Our regular UPS delivery gal loves us. Hey, we've got cute kids, what can I say?
The UPS freight guy is not a fan. I ordered several of my larger tools through Grizzly.com. They're a big manufacturer of workshop tools (both woodworking and metalworking) that has a decent reputation for quality and an excellent reputation for customer support. They also come in around the middle for pricing and have a HUGE line of products to choose from.
Yesterday, the UPS freight 18-wheeler came to the house. He couldn't manage to back up our twisty driveway, so I ended up driving my van down with the trailer and we offloaded one piece of equipment at a time onto the trailer then brought it back up to the shop. I say that this guy hates me, but really, he was awesome. He was very helpful. He could have just left the stuff at the mailbox by the street 200 yards away from the workshop, but he did everything he could to help me get the stuff inside the shop.
We unloaded a band saw (about 300 lbs, 7 feet tall and quite tippy), a shaper (about 200 lbs, pretty compact and easy to manage) a drill press (100 lbs and not a problem), a power feeder for the shaper (about 70 lbs and also not a problem) and that was it. Oh, I think I forgot one...
The JOINTER! When deciding which jointer to purchase, I did a LOT of research and I ended up choosing a 12-inch version. I already have a 13-inch planer (I'll discuss how these work together at the bottom of this post), and jointers come in 6, 8, 12 and 16 inch versions. There are larger ones that cost more than my car, but I'm not really concerned with those. I went with the 12-incher so that I can prepare rough stock for building quickly. Lots of folks have smaller jointers (6 or 8 inch are common) and they often buy rough lumber, cut it length-wise so the jointer can accommodate it, joint it, plane it, and glue it back together. Can you imagine! Not this guy. No sir, not me. I'm going big. Sorry UPS guy.
The jointer weighed just about 1000 lbs in the shipping configuration. Can the UPS pallet jack in the truck lift 1000 lbs? Sure, no problem. How about my trailer? Yep. Lift gate? Of course. The issue was not just the weight, but this thing is about 7 feet long, so it's tipping all over the place! Using two hand trucks, the pallet jack and a fair bit of ingenuity, we managed to get the jointer onto the trailer and then from the trailer onto the raised floor of the workshop. It took us about an hour to get the band saw, shaper, drill press and power feeder into the shop. It took us another hour and a half to get the jointer in there. Some people have these things in their basements! I don't even want to know how that worked.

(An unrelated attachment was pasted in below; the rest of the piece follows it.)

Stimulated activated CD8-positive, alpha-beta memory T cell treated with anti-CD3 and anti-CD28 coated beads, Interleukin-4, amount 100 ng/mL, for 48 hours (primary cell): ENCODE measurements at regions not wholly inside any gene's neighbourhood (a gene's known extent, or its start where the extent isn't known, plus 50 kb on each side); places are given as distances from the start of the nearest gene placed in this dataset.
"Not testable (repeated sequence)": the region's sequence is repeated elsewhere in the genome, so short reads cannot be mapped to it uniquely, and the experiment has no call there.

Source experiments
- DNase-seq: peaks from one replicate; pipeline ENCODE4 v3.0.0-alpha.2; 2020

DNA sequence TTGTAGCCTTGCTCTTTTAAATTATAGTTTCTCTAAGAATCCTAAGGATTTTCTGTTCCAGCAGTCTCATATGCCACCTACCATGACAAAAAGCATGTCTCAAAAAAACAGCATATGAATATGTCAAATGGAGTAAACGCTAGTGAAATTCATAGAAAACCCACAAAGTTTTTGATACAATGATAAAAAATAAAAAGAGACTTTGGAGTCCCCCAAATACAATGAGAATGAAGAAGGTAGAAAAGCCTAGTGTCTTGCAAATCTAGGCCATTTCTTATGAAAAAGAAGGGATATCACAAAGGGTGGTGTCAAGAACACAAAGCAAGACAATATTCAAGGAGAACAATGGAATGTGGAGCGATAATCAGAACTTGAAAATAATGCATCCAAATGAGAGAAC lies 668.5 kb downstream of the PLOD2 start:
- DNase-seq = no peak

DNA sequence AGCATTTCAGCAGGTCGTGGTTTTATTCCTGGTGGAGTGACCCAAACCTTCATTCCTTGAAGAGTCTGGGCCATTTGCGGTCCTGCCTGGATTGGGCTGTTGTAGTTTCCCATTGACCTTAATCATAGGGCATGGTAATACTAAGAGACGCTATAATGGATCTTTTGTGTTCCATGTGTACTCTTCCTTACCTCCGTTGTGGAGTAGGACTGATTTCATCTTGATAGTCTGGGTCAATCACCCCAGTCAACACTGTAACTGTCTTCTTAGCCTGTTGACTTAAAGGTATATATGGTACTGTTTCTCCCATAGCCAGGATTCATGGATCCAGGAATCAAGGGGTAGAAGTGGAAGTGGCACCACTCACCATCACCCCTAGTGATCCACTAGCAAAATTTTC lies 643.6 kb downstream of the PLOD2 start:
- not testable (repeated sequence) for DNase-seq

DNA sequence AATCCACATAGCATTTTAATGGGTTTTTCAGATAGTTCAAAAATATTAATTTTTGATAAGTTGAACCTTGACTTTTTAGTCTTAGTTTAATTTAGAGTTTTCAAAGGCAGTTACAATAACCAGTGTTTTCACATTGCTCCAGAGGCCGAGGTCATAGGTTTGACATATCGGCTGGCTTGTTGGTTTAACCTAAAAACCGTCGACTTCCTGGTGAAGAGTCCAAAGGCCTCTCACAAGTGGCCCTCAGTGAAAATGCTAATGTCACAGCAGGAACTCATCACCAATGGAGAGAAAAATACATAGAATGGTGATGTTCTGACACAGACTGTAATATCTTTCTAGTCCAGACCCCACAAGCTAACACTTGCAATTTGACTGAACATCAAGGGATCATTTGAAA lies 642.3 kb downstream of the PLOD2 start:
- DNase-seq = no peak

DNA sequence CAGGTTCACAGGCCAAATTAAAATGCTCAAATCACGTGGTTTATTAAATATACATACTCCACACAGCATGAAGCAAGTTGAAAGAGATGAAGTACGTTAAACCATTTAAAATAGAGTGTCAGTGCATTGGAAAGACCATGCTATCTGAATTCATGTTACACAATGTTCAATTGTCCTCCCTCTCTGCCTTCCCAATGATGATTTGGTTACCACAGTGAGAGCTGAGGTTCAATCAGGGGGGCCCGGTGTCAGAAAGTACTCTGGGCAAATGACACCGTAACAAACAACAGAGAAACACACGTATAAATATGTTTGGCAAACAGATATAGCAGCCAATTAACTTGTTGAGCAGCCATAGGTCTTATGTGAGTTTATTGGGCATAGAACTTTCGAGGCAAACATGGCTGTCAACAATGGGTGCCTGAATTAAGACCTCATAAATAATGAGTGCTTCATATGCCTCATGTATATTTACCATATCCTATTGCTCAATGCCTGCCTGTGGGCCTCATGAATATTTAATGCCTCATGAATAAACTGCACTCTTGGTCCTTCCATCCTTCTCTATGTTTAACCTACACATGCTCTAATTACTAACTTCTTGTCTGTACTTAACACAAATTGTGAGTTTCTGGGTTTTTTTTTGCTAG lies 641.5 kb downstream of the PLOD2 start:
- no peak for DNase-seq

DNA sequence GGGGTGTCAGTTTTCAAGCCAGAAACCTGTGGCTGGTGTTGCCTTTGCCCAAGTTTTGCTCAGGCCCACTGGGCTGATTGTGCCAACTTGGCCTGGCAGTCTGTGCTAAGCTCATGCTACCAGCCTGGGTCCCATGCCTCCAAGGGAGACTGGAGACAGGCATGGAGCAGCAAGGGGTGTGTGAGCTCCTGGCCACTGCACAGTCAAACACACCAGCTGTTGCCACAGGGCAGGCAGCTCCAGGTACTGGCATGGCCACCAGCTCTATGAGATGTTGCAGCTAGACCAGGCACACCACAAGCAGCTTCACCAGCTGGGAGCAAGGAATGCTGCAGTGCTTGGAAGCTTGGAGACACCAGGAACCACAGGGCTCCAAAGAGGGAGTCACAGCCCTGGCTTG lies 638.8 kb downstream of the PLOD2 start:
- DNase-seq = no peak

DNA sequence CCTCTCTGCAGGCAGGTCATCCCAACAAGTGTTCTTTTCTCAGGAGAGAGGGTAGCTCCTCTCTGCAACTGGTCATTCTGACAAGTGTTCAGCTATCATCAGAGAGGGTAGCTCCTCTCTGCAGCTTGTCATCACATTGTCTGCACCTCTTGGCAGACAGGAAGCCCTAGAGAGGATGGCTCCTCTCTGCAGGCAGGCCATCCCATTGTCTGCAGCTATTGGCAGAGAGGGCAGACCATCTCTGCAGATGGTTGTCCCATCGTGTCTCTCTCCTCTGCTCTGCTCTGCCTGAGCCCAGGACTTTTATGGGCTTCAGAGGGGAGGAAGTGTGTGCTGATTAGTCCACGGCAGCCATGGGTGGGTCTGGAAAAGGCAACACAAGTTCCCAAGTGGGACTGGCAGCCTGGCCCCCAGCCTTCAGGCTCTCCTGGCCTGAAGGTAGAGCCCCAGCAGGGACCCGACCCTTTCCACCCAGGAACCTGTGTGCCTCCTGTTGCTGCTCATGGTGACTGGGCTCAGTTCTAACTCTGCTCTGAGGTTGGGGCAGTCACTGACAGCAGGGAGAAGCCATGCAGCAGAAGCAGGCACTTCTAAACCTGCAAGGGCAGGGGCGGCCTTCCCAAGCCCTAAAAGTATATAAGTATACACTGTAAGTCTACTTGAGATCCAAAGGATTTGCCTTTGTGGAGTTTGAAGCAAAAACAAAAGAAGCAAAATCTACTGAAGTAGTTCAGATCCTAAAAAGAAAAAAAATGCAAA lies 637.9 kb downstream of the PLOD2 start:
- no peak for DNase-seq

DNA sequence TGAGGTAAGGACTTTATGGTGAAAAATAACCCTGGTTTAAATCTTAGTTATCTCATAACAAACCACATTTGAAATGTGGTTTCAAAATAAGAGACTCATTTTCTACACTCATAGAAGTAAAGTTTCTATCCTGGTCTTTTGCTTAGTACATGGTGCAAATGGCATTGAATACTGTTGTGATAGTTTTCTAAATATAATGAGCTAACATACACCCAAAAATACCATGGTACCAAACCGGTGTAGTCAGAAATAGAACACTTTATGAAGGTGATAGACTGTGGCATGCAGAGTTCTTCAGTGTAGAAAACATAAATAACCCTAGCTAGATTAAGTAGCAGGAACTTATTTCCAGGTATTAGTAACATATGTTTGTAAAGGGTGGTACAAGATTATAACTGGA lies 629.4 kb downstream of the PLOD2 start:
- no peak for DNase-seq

So, it's all in the workshop. Combined with all of the Oneida-air boxes that our regular UPS gal delivered the other day, I've got quite a bit of recycling to do in the near future.
How a jointer and planer work together:
When you go to a lumber yard, you buy lumber that is rough cut. It doesn't look like the pine boards of 1-by that you find at Lowe's and Home Depot (they're actually 3/4-inch thickness -- they began as 1-inch thick before they were jointed and planed).
If I want some nice 3/4 maple to make a piece of furniture, I buy stock that's 1 inch thick. This is often called 4/4 (four quarters). Everything at the lumber yard is measured in quarters, so 1.5 inches is 6/4. You get the idea.
That 4/4 board that I bought is pretty straight since I picked it out and made sure that if I'm paying full price for lumber that it will be reasonably straight. It's not exactly straight, though, as it was milled from a tree at a sawmill while it was still pretty high in moisture content. As the wood dries out (either in a kiln or air drying) it changes dimensions slightly and it does so differently at different points of the board. Therefore, it's reasonable to expect the board to be slightly crooked, though preferably still basically straight. Also, as it dries, the surface becomes quite rough. Not something that you would want to use to build furniture.
This is where the jointer and planer come in. The job of a jointer is simple: take a board that's not quite flat and make it really, really flat on one side. Technically, you do this on two sides, one of the board's large flat surfaces and one of the short sides adjacent and at a 90 degree angle to that large flat surface.
So, after running a rough cut board over the jointer several times to get two adjacent sides flat and at 90 degrees to one another, you head over to the planer. A planer does one thing: it changes the thickness of a board so that it's the same thickness all along the length. The issue with this is that if the board is crooked and you run it through the planer without using the jointer first, you'll have a uniformly thick crooked board. The planer needs a good flat reference surface to make a uniformly thick straight board. So, you go from the jointer to the planer.
That takes care of three sides. The face that you jointed (1), the edge that you jointed (2) and the other face that you planed (3). To get that fourth side parallel to the edge you jointed, you use the table saw. You have a good flat edge that you push against the table saw's fence and you cut the other edge parallel (this is called ripping the board - when you cut it lengthwise).
OK, so there's some progress toward the vision and there's some how-to for woodworking. I should probably get back to doing some real work.